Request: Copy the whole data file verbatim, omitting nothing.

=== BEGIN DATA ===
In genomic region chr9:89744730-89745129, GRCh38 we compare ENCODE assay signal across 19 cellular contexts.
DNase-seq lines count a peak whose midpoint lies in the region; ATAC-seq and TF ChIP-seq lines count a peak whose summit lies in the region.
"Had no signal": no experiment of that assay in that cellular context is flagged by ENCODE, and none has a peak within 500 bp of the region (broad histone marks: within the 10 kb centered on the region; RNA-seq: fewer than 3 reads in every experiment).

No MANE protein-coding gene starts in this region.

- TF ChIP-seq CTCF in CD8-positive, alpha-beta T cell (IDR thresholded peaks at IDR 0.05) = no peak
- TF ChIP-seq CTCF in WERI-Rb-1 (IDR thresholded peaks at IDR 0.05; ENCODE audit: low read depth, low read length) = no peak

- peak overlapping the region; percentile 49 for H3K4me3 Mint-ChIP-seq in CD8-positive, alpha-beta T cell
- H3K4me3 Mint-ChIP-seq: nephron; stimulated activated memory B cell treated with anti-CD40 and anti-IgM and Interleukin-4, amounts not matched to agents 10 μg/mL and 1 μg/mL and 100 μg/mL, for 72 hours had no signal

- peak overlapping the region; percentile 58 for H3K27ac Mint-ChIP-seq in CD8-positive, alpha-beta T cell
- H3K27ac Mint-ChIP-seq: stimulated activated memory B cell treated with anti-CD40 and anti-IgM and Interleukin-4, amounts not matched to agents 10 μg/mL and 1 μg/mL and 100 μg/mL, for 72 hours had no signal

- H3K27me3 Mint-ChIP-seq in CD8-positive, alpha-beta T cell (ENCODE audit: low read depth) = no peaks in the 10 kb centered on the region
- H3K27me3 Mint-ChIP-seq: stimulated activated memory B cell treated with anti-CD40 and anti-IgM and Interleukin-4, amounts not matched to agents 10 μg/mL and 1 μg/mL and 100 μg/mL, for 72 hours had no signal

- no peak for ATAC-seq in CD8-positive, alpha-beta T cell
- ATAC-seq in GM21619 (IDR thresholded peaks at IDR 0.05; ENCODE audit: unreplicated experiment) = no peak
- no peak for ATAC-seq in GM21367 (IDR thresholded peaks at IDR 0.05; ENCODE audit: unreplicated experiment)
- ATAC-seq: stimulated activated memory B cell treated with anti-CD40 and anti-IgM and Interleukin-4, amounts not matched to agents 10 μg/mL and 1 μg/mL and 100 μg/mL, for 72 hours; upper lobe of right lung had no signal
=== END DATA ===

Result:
In genomic region chr9:89744730-89745129, GRCh38 we compare ENCODE assay signal across 19 cellular contexts.
DNase-seq lines count a peak whose midpoint lies in the region; ATAC-seq and TF ChIP-seq lines count a peak whose summit lies in the region.
"Had no signal": no experiment of that assay in that cellular context is flagged by ENCODE, and none has a peak within 500 bp of the region (broad histone marks: within the 10 kb centered on the region; RNA-seq: fewer than 3 reads in every experiment).

No MANE protein-coding gene starts in this region.

- TF ChIP-seq CTCF in CD8-positive, alpha-beta T cell (IDR thresholded peaks at IDR 0.05) = no peak
- TF ChIP-seq CTCF in WERI-Rb-1 (IDR thresholded peaks at IDR 0.05; ENCODE audit: low read depth, low read length) = no peak

- peak overlapping the region; percentile 49 for H3K4me3 Mint-ChIP-seq in CD8-positive, alpha-beta T cell
- H3K4me3 Mint-ChIP-seq: nephron; stimulated activated memory B cell treated with anti-CD40 and anti-IgM and Interleukin-4, amounts not matched to agents 10 μg/mL and 1 μg/mL and 100 μg/mL, for 72 hours had no signal

- peak overlapping the region; percentile 58 for H3K27ac Mint-ChIP-seq in CD8-positive, alpha-beta T cell
- H3K27ac Mint-ChIP-seq: stimulated activated memory B cell treated with anti-CD40 and anti-IgM and Interleukin-4, amounts not matched to agents 10 μg/mL and 1 μg/mL and 100 μg/mL, for 72 hours had no signal

- H3K27me3 Mint-ChIP-seq in CD8-positive, alpha-beta T cell (ENCODE audit: low read depth) = no peaks in the 10 kb centered on the region
- H3K27me3 Mint-ChIP-seq: stimulated activated memory B cell treated with anti-CD40 and anti-IgM and Interleukin-4, amounts not matched to agents 10 μg/mL and 1 μg/mL and 100 μg/mL, for 72 hours had no signal

- no peak for ATAC-seq in CD8-positive, alpha-beta T cell
- ATAC-seq in GM21619 (IDR thresholded peaks at IDR 0.05; ENCODE audit: unreplicated experiment) = no peak
- no peak for ATAC-seq in GM21367 (IDR thresholded peaks at IDR 0.05; ENCODE audit: unreplicated experiment)
- ATAC-seq: stimulated activated memory B cell treated with anti-CD40 and anti-IgM and Interleukin-4, amounts not matched to agents 10 μg/mL and 1 μg/mL and 100 μg/mL, for 72 hours; upper lobe of right lung had no signal